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Open Access Highly Accessed Research

Expression and processing of the Hepatitis E virus ORF1 nonstructural polyprotein

Deepak Sehgal, Saijo Thomas, Mahua Chakraborty and Shahid Jameel*

Author Affiliations

Virology Group, International Center for Genetic Engineering and Biotechnology, Aruna Asaf Ali Marg, New Delhi 110 067, India

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Virology Journal 2006, 3:38  doi:10.1186/1743-422X-3-38

Published: 26 May 2006

Abstract

Background

The ORF1 of hepatitis E virus (HEV) encodes a nonstructural polyprotein of ~186 kDa that has putative domains for four enzymes: a methyltransferase, a papain-like cysteine protease, a RNA helicase and a RNA dependent RNA polymerase. In the absence of a culture system for HEV, the ORF1 expressed using bacterial and mammalian expression systems has shown an ~186 kDa protein, but no processing of the polyprotein has been observed. Based on these observations, it was proposed that the ORF1 polyprotein does not undergo processing into functional units. We have studied ORF1 polyprotein expression and processing through a baculovirus expression vector system because of the high level expression and post-translational modification abilities of this system.

Results

The baculovirus expressed ORF1 polyprotein was processed into smaller fragments that could be detected using antibodies directed against tags engineered at both ends. Processing of this ~192 kDa tagged ORF1 polyprotein and accumulation of lower molecular weight species took place in a time-dependent manner. This processing was inhibited by E-64d, a cell-permeable cysteine protease inhibitor. MALDI-TOF analysis of a 35 kDa processed fragment revealed 9 peptide sequences that matched the HEV methyltransferase (MeT), the first putative domain of the ORF1 polyprotein. Antibodies to the MeT region also revealed an ORF1 processing pattern identical to that observed for the N-terminal tag.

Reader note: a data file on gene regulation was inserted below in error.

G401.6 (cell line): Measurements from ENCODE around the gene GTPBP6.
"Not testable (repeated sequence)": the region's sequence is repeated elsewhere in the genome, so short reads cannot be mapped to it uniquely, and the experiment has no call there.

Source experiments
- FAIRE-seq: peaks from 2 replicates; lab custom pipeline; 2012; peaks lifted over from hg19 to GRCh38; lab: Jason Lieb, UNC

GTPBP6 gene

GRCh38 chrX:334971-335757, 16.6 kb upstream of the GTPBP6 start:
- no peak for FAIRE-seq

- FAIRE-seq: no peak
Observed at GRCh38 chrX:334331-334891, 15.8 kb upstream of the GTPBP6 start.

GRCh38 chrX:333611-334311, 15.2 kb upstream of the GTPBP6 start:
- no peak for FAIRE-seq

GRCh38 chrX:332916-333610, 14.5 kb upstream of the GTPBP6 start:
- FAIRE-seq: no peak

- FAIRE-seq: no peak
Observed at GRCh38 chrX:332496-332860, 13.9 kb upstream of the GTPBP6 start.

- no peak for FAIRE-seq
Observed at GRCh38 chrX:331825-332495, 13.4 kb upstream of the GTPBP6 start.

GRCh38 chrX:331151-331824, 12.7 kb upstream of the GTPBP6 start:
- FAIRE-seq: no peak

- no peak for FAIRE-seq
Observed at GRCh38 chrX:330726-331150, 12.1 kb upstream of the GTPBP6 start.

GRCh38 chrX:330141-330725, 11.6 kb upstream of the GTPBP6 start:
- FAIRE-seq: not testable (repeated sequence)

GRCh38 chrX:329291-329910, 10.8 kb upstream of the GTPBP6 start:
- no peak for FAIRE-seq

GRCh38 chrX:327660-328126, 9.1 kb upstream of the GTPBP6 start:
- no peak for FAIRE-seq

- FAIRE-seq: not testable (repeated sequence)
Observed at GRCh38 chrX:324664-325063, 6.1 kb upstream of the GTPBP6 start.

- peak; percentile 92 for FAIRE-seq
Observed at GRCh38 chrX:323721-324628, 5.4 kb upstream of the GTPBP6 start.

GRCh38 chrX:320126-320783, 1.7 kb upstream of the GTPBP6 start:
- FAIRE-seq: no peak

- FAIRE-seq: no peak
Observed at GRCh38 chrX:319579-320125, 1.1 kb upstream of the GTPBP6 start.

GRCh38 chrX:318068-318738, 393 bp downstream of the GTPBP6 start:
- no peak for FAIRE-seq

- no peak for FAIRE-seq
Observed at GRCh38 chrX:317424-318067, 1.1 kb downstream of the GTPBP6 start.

Conclusion

When expressed through baculovirus, the ORF1 polyprotein of HEV was processed into smaller proteins that correlated with their proposed functional domains. Though the involvement of non-cysteine protease(s) could not be be ruled out, this processing mainly depended upon a cysteine protease.